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Word Finding Disorders

Word finding is a specific expressive language skill that refers to the mental activity of selecting (finding) a known word from memory to express what is wanted to be said.  When there is a word finding disorder, the person is unable to find the particular word wanted in spite of good comprehension of that word.  In other words, the word is known, but the person is unable to express knowledge of the word.  The result is a nonfluent language expression.  A word finding disorder affects all language expressions including speaking, writing, spelling and reading aloud making all personal, social and academic interactions difficult. 

Characteristics of a word finding disorder include word substitutions as if with a slip of the tongue (say worm instead of caterpillar or say bring instead of brought);  lost words as if the word is on the tip of the tongue (um,um what is the word, the thing-a-ma-jig); and word attempts as if with a twist of the tongue (elever instead of elevator, catatapillar instead of caterpillar).   This disorder is noted when saying single words and when speaking in conversation.


Students who have word finding errors may include those with learning disabilities, with reading difficulties, with language difficulties, with fluency difficulties and/or with ADHD.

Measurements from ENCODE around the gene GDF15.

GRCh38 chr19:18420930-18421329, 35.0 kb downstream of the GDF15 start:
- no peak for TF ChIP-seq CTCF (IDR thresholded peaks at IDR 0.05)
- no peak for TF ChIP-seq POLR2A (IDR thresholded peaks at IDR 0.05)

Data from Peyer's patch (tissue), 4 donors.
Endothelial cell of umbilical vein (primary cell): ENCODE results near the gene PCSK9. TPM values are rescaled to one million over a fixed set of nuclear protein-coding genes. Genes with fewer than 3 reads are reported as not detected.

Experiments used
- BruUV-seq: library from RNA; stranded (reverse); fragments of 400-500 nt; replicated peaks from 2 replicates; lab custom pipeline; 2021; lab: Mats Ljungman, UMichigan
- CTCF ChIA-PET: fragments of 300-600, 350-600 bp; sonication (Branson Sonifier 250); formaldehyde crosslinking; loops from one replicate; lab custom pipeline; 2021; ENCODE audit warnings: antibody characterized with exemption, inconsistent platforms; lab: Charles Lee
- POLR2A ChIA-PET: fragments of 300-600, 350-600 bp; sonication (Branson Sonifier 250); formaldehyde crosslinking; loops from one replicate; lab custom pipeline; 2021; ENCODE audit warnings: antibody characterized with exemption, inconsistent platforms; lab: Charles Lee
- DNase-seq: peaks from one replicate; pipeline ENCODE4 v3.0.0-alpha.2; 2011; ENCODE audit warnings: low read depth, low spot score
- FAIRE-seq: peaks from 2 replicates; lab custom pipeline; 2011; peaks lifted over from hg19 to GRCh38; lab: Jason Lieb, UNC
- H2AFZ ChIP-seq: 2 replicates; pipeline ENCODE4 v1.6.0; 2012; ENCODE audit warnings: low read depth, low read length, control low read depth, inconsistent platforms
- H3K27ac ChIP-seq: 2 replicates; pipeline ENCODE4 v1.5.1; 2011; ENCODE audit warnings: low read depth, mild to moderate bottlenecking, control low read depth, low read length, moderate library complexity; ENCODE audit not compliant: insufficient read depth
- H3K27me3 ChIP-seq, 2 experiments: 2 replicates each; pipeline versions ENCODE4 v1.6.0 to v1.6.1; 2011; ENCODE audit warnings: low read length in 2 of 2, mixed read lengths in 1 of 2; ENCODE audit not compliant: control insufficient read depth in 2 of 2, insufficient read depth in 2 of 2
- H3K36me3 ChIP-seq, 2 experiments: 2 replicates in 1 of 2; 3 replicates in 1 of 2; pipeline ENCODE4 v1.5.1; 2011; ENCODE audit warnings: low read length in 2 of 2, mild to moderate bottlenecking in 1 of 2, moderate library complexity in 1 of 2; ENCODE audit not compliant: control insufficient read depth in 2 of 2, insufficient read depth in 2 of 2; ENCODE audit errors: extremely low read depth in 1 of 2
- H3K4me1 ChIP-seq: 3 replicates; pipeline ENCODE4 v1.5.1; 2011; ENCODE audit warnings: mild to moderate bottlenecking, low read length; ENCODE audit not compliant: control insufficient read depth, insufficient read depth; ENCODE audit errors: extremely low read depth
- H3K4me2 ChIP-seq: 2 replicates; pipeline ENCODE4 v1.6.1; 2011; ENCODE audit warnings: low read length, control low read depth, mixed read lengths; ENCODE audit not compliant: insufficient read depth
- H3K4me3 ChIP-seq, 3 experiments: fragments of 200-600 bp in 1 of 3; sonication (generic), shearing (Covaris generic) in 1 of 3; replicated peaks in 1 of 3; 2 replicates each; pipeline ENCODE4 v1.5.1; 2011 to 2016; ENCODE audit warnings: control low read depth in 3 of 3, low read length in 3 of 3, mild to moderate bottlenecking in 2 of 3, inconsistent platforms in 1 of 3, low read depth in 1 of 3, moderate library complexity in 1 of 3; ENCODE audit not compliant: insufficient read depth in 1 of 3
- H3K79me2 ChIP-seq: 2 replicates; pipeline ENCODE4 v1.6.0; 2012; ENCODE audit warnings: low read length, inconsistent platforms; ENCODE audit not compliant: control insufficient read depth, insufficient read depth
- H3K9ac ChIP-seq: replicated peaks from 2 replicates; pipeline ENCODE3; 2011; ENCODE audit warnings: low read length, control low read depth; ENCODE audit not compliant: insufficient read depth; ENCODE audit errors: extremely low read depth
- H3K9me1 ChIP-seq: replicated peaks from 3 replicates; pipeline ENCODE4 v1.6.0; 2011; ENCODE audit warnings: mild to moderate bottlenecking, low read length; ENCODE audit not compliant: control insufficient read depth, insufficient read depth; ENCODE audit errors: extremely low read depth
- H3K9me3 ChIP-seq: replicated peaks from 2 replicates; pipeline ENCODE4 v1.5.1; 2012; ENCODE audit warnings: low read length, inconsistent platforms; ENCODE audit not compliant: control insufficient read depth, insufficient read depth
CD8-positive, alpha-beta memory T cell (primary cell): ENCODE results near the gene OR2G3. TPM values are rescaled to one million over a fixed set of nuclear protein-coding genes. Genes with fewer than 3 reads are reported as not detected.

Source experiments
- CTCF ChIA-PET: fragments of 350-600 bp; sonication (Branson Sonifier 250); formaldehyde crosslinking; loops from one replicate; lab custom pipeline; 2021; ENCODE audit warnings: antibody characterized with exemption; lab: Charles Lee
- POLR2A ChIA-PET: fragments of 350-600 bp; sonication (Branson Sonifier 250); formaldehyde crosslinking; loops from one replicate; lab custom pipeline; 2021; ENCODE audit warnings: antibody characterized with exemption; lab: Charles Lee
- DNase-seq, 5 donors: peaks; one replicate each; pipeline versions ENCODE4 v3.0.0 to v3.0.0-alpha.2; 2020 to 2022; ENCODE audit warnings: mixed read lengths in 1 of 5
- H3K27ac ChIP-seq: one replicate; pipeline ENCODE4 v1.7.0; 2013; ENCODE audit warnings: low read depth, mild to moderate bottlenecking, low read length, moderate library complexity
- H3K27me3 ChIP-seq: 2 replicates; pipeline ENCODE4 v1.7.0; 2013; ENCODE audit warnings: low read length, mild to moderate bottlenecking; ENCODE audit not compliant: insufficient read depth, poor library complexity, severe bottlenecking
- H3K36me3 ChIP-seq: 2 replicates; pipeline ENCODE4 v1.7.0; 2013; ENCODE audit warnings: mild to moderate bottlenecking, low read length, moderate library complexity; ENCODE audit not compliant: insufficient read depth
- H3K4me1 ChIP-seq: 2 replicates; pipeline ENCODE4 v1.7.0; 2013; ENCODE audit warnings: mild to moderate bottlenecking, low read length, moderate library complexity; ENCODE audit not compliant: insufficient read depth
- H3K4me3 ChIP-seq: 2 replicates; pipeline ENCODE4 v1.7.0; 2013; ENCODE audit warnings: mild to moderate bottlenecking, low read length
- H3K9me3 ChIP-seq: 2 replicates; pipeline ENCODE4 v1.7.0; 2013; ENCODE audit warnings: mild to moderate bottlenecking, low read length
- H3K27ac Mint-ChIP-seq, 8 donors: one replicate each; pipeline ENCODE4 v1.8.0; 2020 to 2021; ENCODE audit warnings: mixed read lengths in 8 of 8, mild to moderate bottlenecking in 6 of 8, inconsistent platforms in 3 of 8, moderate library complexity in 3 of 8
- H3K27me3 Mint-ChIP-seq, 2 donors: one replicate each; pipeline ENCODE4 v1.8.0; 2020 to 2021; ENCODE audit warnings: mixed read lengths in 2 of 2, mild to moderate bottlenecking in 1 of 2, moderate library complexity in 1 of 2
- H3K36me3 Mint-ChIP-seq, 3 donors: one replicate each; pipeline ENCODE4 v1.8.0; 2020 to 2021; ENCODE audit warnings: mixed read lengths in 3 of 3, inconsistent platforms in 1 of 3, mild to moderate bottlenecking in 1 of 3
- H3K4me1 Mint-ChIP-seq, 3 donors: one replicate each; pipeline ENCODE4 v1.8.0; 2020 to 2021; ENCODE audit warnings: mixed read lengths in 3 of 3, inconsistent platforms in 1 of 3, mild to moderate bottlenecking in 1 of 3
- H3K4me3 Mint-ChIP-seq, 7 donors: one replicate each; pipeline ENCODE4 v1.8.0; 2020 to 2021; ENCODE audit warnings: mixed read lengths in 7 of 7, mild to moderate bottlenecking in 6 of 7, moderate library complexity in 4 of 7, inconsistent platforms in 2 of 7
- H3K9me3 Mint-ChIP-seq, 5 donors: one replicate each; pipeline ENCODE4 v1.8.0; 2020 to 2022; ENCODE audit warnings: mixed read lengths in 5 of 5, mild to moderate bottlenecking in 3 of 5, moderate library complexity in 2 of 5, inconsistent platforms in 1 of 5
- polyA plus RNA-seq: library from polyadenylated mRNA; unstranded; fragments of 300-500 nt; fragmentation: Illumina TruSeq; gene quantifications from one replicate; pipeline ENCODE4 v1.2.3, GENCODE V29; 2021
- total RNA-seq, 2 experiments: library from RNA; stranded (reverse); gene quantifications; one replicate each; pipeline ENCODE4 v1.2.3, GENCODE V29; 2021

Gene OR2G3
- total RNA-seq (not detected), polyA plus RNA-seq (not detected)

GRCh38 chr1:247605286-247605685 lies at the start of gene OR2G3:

A word finding disorder is a language processing disorder that is noted at the end of the processing continuum (see the "Language Processing" tab).   The processing continuum begins, on one end, with an auditory message (sounds, single word, short phrase, sentence) and continues to the end with some kind of a spoken response that makes sense of the auditory message.  A dysfluent response may be the result of a word finding disorder.


Academic concerns due to a word finding disorder include asking and responding to questions, reduced ability to participate in class discussions, cooperative groups and classroom conversations. reading aloud (may be mistaken for dyslexia), written expression and spelling.

Only a speech and language therapist who has been trained in the assessment and treatment of word finding disorders is qualified to work with this disorder.  Constance is highly trained in word finding disorders and has the knowledge and experience needed to take the lead in providing the proper intervention program.    She is experienced in training teachers to make accommodations in the classroom and in helping parents handle word finding disorders in the home.

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